Not sure what to make of this watch - not an expert on these. But it seems like it has elements of Series 2 but has some markings that seem inconsistent. Marked No. 9 and also Adjusted to 3 positions. This is in a 14k solid gold original case.
What follows are my opinions, with precious little documentation to back them up. Nevertheless, I consider it to be an informed opinion, having spent decades trying to figure out just what was going on.
This seems to have been a time of transition at Howard. They seemed unsure whether or not the Series 2 was to be marketed as a railroad watch, a position in their line normally occupied by the Series 4..
Meanwhile, the railroads' time service rules were also in a time of transition. During the 1906-1908 era, pendant-setting watches and those that were only adjusted to three positions were beginning to be prohibited from entering service. Rules were starting to require that the watches be adjusted to five positions and be so stamped on the movement. The watch's standard grade name or number (as designated by the manufacturer) was starting to be required to be stamped on the movement.
These rules (and others) grew to be widespread over the next five or ten years. Simply put; at the beginning of the twentieth century (1900), pendant-set, hunting or open-face, private label watches having a Roman dial and 17 jewels and being adjusted to three positions (and meeting some other requirements) were allowed to enter railroad time service. By 1915, to get in on most railroads they had to be open-face, be stamped with a manufacturer's standard grade name or number and that it was adjusted to five positions, have a plain white (or, I guess, silver-finish) dial with black Arabic figures and each minute delineated (and meet some other requirements). I would have hated having to spend two weeks wages on a railroad watch during the period of change - even with the high probability (but not certainty) of it being grandfathered.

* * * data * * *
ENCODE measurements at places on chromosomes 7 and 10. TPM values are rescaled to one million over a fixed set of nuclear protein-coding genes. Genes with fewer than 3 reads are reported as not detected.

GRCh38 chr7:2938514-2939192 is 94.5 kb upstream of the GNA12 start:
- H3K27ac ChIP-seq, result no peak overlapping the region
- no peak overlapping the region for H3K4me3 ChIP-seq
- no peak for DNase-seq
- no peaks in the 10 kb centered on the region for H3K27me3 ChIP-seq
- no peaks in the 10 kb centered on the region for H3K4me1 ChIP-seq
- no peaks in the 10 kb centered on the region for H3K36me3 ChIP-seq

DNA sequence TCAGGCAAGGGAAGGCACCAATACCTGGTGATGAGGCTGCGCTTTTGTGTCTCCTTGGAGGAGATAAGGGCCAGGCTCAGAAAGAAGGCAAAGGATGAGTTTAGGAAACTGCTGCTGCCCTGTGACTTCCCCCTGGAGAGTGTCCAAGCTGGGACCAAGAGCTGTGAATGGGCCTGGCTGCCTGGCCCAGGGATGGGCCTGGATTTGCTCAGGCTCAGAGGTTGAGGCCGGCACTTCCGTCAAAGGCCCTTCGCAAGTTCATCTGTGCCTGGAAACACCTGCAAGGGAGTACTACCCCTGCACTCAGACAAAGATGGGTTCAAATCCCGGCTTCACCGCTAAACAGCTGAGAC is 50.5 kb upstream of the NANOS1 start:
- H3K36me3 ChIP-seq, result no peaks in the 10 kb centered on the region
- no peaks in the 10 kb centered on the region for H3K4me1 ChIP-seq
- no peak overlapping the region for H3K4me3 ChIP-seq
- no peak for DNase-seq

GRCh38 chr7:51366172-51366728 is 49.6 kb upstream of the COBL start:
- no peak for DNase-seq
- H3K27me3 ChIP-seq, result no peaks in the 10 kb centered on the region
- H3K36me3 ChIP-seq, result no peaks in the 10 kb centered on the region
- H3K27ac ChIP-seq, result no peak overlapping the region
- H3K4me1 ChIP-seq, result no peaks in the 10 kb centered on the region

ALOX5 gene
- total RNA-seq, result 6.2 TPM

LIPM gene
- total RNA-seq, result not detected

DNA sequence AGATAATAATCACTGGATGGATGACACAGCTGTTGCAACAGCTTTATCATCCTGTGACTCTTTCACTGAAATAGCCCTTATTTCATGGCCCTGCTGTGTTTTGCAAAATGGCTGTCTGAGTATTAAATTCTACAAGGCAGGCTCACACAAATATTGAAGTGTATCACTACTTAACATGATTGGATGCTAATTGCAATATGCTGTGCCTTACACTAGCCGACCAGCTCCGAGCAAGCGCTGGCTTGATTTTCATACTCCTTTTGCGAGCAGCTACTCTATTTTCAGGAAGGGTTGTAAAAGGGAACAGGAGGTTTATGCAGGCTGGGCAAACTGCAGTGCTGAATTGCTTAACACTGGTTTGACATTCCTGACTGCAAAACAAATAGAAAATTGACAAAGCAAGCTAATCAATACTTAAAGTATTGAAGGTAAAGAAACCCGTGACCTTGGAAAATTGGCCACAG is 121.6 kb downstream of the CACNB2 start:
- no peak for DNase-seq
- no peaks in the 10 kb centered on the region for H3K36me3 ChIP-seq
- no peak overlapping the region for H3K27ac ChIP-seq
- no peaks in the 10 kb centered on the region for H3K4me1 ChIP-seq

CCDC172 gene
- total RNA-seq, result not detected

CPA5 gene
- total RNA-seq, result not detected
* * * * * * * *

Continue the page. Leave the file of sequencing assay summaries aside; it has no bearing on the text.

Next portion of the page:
At Howard, the bridge model 17- and 21-jewel bridge movements were introduced around 1912 (thereabouts). It was only after that time that the Series numbers appeared on the bridge movements - the lowest serial numbered examples of the bridge model 17- and 21-jewel movements don't carry Series numbers.
Getting back to the 3/4-plate 16-size movements, I believe that the No. markings (such as the 'No. 9' on serial number 935355) were an early attempt to meet the requirement that Howard's standard grade name or number be stamped on the movement; but only when ordered. The No. markings seem to be both haphazard and slipshod. The 'No. 9' on serial number 935355 is not the only such marking that doesn't correlate with what the movement appears to be. All-in-all, there are way too few reported examples to make sense of what Howard did - if, indeed, there is sense to it.
I guess that the bottom line of all of this is that I don't really know why your very nice watch is marked 'No. 9' or even why its marked 'Adjusted - 3 Pos.'
Thanks for responding! I get what you are saying about the transitional period and Howard attempting to comply. I gather there are a number of watches with similar conflicted natures...
This one is pendant set.
Could be an interesting focus for a collector. These differently marked Howards.
Yes; as I noted towards the end of my long winded post, "The 'No. 9' on serial number 935355 is not the only such marking that doesn't correlate with what the movement appears to be."
There are enough No,-marked movements floating around that, in general, I don't consider them to be uncommon; although a specific marking on a specific movement might be. There just don't seem to be enough to work out some sort of rhyme or reason.
The only one I have is a 'normal' combination of 'No. 5' on a Series 5 movement.
Thanks for mentioning the setting means on your watch.